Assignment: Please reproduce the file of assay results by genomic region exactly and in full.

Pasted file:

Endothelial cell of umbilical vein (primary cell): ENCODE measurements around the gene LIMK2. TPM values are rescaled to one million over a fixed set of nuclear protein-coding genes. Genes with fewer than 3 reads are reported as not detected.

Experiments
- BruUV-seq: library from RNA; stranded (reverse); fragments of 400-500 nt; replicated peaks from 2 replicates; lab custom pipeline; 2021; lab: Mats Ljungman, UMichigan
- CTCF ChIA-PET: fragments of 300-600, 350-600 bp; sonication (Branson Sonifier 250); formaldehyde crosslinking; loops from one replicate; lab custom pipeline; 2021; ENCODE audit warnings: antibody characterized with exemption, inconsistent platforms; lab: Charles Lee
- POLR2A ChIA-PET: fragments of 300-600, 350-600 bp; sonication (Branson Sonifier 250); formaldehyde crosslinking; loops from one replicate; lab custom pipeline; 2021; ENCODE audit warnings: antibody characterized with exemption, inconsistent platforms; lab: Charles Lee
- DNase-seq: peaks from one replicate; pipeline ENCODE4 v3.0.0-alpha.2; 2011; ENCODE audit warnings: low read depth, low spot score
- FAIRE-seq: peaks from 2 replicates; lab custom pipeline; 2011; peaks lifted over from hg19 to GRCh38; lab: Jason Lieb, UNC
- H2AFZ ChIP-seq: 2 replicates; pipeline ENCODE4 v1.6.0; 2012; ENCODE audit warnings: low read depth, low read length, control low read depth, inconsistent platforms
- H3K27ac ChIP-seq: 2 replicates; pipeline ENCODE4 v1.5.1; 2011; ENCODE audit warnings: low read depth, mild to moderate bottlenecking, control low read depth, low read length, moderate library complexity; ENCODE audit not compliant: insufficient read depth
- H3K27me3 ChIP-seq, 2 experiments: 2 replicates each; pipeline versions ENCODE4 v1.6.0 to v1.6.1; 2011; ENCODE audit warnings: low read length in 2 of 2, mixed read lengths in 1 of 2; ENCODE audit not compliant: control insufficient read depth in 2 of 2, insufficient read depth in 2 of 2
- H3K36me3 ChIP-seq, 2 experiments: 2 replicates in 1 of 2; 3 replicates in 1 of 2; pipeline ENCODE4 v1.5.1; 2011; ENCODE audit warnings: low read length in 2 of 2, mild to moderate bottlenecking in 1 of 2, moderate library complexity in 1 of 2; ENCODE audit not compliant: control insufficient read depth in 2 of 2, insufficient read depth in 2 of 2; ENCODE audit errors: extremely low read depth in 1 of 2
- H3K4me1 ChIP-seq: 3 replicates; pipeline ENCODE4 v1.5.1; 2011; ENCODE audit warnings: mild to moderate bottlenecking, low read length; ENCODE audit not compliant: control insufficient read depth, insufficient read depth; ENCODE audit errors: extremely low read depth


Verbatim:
Endothelial cell of umbilical vein (primary cell): ENCODE measurements around the gene LIMK2. TPM values are rescaled to one million over a fixed set of nuclear protein-coding genes. Genes with fewer than 3 reads are reported as not detected.

Experiments
- BruUV-seq: library from RNA; stranded (reverse); fragments of 400-500 nt; replicated peaks from 2 replicates; lab custom pipeline; 2021; lab: Mats Ljungman, UMichigan
- CTCF ChIA-PET: fragments of 300-600, 350-600 bp; sonication (Branson Sonifier 250); formaldehyde crosslinking; loops from one replicate; lab custom pipeline; 2021; ENCODE audit warnings: antibody characterized with exemption, inconsistent platforms; lab: Charles Lee
- POLR2A ChIA-PET: fragments of 300-600, 350-600 bp; sonication (Branson Sonifier 250); formaldehyde crosslinking; loops from one replicate; lab custom pipeline; 2021; ENCODE audit warnings: antibody characterized with exemption, inconsistent platforms; lab: Charles Lee
- DNase-seq: peaks from one replicate; pipeline ENCODE4 v3.0.0-alpha.2; 2011; ENCODE audit warnings: low read depth, low spot score
- FAIRE-seq: peaks from 2 replicates; lab custom pipeline; 2011; peaks lifted over from hg19 to GRCh38; lab: Jason Lieb, UNC
- H2AFZ ChIP-seq: 2 replicates; pipeline ENCODE4 v1.6.0; 2012; ENCODE audit warnings: low read depth, low read length, control low read depth, inconsistent platforms
- H3K27ac ChIP-seq: 2 replicates; pipeline ENCODE4 v1.5.1; 2011; ENCODE audit warnings: low read depth, mild to moderate bottlenecking, control low read depth, low read length, moderate library complexity; ENCODE audit not compliant: insufficient read depth
- H3K27me3 ChIP-seq, 2 experiments: 2 replicates each; pipeline versions ENCODE4 v1.6.0 to v1.6.1; 2011; ENCODE audit warnings: low read length in 2 of 2, mixed read lengths in 1 of 2; ENCODE audit not compliant: control insufficient read depth in 2 of 2, insufficient read depth in 2 of 2
- H3K36me3 ChIP-seq, 2 experiments: 2 replicates in 1 of 2; 3 replicates in 1 of 2; pipeline ENCODE4 v1.5.1; 2011; ENCODE audit warnings: low read length in 2 of 2, mild to moderate bottlenecking in 1 of 2, moderate library complexity in 1 of 2; ENCODE audit not compliant: control insufficient read depth in 2 of 2, insufficient read depth in 2 of 2; ENCODE audit errors: extremely low read depth in 1 of 2
- H3K4me1 ChIP-seq: 3 replicates; pipeline ENCODE4 v1.5.1; 2011; ENCODE audit warnings: mild to moderate bottlenecking, low read length; ENCODE audit not compliant: control insufficient read depth, insufficient read depth; ENCODE audit errors: extremely low read depth